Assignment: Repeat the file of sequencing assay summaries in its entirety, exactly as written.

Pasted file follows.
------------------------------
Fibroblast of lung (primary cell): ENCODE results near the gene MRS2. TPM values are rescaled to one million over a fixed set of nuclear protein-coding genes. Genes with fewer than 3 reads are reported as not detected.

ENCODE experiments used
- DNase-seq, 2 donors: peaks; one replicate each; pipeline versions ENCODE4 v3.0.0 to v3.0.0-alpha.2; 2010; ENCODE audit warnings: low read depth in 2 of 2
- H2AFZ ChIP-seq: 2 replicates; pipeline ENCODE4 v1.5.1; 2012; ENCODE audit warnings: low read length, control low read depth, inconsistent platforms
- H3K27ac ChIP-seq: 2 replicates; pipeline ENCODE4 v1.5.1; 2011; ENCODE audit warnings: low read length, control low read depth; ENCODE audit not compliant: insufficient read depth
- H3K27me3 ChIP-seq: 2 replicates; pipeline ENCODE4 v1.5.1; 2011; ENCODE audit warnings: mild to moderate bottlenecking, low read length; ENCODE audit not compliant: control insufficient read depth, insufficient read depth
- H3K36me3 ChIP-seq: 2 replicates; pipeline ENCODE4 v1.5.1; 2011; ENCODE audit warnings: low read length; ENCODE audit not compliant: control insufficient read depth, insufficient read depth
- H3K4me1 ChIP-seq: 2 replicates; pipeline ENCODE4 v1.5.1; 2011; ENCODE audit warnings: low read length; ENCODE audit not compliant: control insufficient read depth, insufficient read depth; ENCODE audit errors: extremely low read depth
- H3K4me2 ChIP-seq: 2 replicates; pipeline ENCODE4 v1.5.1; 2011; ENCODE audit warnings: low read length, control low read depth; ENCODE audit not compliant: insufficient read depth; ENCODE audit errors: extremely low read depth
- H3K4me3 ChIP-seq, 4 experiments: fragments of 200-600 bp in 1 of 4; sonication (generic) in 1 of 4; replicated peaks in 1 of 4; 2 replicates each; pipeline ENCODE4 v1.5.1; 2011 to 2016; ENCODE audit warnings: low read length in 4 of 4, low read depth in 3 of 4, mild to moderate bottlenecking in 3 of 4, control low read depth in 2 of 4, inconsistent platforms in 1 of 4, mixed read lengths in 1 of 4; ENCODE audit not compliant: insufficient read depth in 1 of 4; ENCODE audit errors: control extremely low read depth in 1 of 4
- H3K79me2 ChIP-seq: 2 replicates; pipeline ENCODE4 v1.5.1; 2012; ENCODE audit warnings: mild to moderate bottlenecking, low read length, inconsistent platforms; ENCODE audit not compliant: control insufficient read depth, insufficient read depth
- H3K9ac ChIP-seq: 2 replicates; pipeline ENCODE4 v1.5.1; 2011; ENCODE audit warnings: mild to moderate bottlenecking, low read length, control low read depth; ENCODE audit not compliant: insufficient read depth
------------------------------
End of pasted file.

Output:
Fibroblast of lung (primary cell): ENCODE results near the gene MRS2. TPM values are rescaled to one million over a fixed set of nuclear protein-coding genes. Genes with fewer than 3 reads are reported as not detected.

ENCODE experiments used
- DNase-seq, 2 donors: peaks; one replicate each; pipeline versions ENCODE4 v3.0.0 to v3.0.0-alpha.2; 2010; ENCODE audit warnings: low read depth in 2 of 2
- H2AFZ ChIP-seq: 2 replicates; pipeline ENCODE4 v1.5.1; 2012; ENCODE audit warnings: low read length, control low read depth, inconsistent platforms
- H3K27ac ChIP-seq: 2 replicates; pipeline ENCODE4 v1.5.1; 2011; ENCODE audit warnings: low read length, control low read depth; ENCODE audit not compliant: insufficient read depth
- H3K27me3 ChIP-seq: 2 replicates; pipeline ENCODE4 v1.5.1; 2011; ENCODE audit warnings: mild to moderate bottlenecking, low read length; ENCODE audit not compliant: control insufficient read depth, insufficient read depth
- H3K36me3 ChIP-seq: 2 replicates; pipeline ENCODE4 v1.5.1; 2011; ENCODE audit warnings: low read length; ENCODE audit not compliant: control insufficient read depth, insufficient read depth
- H3K4me1 ChIP-seq: 2 replicates; pipeline ENCODE4 v1.5.1; 2011; ENCODE audit warnings: low read length; ENCODE audit not compliant: control insufficient read depth, insufficient read depth; ENCODE audit errors: extremely low read depth
- H3K4me2 ChIP-seq: 2 replicates; pipeline ENCODE4 v1.5.1; 2011; ENCODE audit warnings: low read length, control low read depth; ENCODE audit not compliant: insufficient read depth; ENCODE audit errors: extremely low read depth
- H3K4me3 ChIP-seq, 4 experiments: fragments of 200-600 bp in 1 of 4; sonication (generic) in 1 of 4; replicated peaks in 1 of 4; 2 replicates each; pipeline ENCODE4 v1.5.1; 2011 to 2016; ENCODE audit warnings: low read length in 4 of 4, low read depth in 3 of 4, mild to moderate bottlenecking in 3 of 4, control low read depth in 2 of 4, inconsistent platforms in 1 of 4, mixed read lengths in 1 of 4; ENCODE audit not compliant: insufficient read depth in 1 of 4; ENCODE audit errors: control extremely low read depth in 1 of 4
- H3K79me2 ChIP-seq: 2 replicates; pipeline ENCODE4 v1.5.1; 2012; ENCODE audit warnings: mild to moderate bottlenecking, low read length, inconsistent platforms; ENCODE audit not compliant: control insufficient read depth, insufficient read depth
- H3K9ac ChIP-seq: 2 replicates; pipeline ENCODE4 v1.5.1; 2011; ENCODE audit warnings: mild to moderate bottlenecking, low read length, control low read depth; ENCODE audit not compliant: insufficient read depth